"A Hiding Place for the Moon" features a really nifty 5/4 figure that is going to teach me a great deal about hammer-ons, integrating bass and melody across both hands, and the use of the right-hand thumb right after the 1, instead of on it. Mastery of this piece should help unlock a lot of that, and I'm tickled witless that I think my fingers started to "see" it tonight.
As well, the tuning is quite interesting: D2-A2-C#3-G#3-A3-E4. That's three pairs of fifths (6-5, 4-3, 2-1), offset by a major third from 5-4 and a minor second from 3-2. Have I mentioned I love me some minor seconds? Having looked at this core 5/4 figure now, I can understand why the tuning was chosen this way, and it will be interesting to hear what else comes out of it.
"You and I" is one of those tunes, for me, which is just startling to hear coming out of your own hands. This one is going to teach me a lot--a whole lot--about precision and assignment of both hands, good left-hand thumb position (critical for some of the hammer-ons, for decent dynamics) and how to do flick-strums in fingerstyle. It features a goosebumpy interlude that I just had to look at tonight (along with the opening figure), and I'm really glad I did. Tuning on this piece is an interesting variation on standard: sixth string up a whole step (F#ADGBE), but with a partial capo on the second fret of the top four strings. So, when tuned up, open pitches are F#2-A2-E3-A3-C#4-F#4. Again, after taking the look I did tonight, I can see why the tuning was done this way, and it's a good data point.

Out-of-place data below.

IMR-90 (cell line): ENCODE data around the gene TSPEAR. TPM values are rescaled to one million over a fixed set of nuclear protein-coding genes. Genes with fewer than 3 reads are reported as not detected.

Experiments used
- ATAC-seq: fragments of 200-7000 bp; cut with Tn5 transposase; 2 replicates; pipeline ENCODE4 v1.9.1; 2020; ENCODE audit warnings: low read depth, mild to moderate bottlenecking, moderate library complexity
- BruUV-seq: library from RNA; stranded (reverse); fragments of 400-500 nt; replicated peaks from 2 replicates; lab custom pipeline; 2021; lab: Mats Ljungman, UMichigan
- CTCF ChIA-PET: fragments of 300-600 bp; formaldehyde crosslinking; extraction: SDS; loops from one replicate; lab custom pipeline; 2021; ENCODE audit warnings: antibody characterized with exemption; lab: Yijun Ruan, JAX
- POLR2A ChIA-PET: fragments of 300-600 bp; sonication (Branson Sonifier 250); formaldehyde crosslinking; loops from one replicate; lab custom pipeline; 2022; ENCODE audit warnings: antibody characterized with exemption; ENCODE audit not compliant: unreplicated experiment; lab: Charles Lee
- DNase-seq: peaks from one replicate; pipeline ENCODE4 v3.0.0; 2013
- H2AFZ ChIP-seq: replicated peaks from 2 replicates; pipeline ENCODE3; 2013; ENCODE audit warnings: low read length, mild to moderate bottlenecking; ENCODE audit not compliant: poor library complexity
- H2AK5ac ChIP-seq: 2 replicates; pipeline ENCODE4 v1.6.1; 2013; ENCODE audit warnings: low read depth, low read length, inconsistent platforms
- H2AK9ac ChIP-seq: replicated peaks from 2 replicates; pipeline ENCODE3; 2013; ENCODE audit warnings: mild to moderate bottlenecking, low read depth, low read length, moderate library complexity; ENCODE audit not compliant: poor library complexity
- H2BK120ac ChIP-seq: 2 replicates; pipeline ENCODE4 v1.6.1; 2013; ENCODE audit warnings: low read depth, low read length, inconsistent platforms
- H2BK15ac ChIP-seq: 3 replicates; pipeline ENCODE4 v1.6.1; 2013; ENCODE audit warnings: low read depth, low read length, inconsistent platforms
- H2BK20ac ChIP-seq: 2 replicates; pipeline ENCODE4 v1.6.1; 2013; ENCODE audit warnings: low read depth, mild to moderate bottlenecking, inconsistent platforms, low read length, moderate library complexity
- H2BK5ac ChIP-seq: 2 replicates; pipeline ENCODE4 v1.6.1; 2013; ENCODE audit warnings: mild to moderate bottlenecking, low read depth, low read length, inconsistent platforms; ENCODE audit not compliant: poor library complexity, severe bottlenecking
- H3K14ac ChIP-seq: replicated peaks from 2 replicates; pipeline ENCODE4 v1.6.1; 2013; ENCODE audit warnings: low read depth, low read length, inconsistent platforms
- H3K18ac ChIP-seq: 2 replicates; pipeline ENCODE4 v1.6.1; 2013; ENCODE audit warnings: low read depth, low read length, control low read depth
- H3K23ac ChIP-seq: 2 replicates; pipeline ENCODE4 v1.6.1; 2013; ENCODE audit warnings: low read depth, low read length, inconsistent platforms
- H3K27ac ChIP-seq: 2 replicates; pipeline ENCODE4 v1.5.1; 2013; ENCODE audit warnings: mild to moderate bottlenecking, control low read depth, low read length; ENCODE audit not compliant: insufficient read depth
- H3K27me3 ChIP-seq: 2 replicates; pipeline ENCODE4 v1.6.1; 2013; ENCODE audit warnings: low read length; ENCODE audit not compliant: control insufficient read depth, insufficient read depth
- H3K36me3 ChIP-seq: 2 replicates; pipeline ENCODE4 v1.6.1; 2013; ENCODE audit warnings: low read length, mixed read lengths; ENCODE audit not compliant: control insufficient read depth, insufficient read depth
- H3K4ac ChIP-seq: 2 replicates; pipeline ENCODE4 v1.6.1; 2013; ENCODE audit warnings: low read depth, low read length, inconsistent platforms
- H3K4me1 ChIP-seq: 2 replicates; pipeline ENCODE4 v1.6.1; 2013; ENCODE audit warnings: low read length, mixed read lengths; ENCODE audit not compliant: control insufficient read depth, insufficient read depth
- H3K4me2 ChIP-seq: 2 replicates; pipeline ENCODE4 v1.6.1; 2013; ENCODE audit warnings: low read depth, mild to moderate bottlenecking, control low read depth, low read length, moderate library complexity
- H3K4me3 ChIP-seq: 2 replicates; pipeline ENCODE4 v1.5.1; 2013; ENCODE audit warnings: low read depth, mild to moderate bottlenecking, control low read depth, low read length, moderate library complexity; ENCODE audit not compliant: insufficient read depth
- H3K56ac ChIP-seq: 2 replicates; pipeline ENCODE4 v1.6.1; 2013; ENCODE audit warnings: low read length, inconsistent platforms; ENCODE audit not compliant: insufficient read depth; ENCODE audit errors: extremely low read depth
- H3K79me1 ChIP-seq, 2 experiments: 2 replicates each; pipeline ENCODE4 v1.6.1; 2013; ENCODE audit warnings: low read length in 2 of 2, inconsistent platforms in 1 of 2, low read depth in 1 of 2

It's hard to explain how encouraging the sounds coming out of my hands were, on both of these pieces. I suspect that I've learned quite a lot in the last year or so, and although I don't think I'll be ripping up any open mics in the next few weeks, it's nice to see some progress--and it's nice to see that at least some of this stuff really is accessible to us mere mortals.
Here's to learning new stuff. Always!